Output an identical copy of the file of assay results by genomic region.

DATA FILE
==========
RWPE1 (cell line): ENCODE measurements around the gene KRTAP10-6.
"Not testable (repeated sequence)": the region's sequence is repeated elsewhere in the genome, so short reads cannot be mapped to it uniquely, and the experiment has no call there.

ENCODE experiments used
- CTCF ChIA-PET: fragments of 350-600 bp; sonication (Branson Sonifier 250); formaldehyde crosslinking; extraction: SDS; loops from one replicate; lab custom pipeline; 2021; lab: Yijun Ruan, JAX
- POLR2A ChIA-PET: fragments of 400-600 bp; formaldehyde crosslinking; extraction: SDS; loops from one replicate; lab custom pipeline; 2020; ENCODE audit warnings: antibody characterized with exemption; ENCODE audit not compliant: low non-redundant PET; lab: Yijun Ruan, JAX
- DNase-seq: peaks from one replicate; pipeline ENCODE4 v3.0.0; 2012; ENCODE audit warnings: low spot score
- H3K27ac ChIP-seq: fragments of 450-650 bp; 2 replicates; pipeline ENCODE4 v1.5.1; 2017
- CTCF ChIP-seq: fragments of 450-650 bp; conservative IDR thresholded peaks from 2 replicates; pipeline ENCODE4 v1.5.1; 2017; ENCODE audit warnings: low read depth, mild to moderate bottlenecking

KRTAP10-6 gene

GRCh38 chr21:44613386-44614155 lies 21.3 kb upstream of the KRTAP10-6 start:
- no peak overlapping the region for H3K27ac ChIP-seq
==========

RWPE1 (cell line): ENCODE measurements around the gene KRTAP10-6.
"Not testable (repeated sequence)": the region's sequence is repeated elsewhere in the genome, so short reads cannot be mapped to it uniquely, and the experiment has no call there.

ENCODE experiments used
- CTCF ChIA-PET: fragments of 350-600 bp; sonication (Branson Sonifier 250); formaldehyde crosslinking; extraction: SDS; loops from one replicate; lab custom pipeline; 2021; lab: Yijun Ruan, JAX
- POLR2A ChIA-PET: fragments of 400-600 bp; formaldehyde crosslinking; extraction: SDS; loops from one replicate; lab custom pipeline; 2020; ENCODE audit warnings: antibody characterized with exemption; ENCODE audit not compliant: low non-redundant PET; lab: Yijun Ruan, JAX
- DNase-seq: peaks from one replicate; pipeline ENCODE4 v3.0.0; 2012; ENCODE audit warnings: low spot score
- H3K27ac ChIP-seq: fragments of 450-650 bp; 2 replicates; pipeline ENCODE4 v1.5.1; 2017
- CTCF ChIP-seq: fragments of 450-650 bp; conservative IDR thresholded peaks from 2 replicates; pipeline ENCODE4 v1.5.1; 2017; ENCODE audit warnings: low read depth, mild to moderate bottlenecking

KRTAP10-6 gene

GRCh38 chr21:44613386-44614155 lies 21.3 kb upstream of the KRTAP10-6 start:
- no peak overlapping the region for H3K27ac ChIP-seq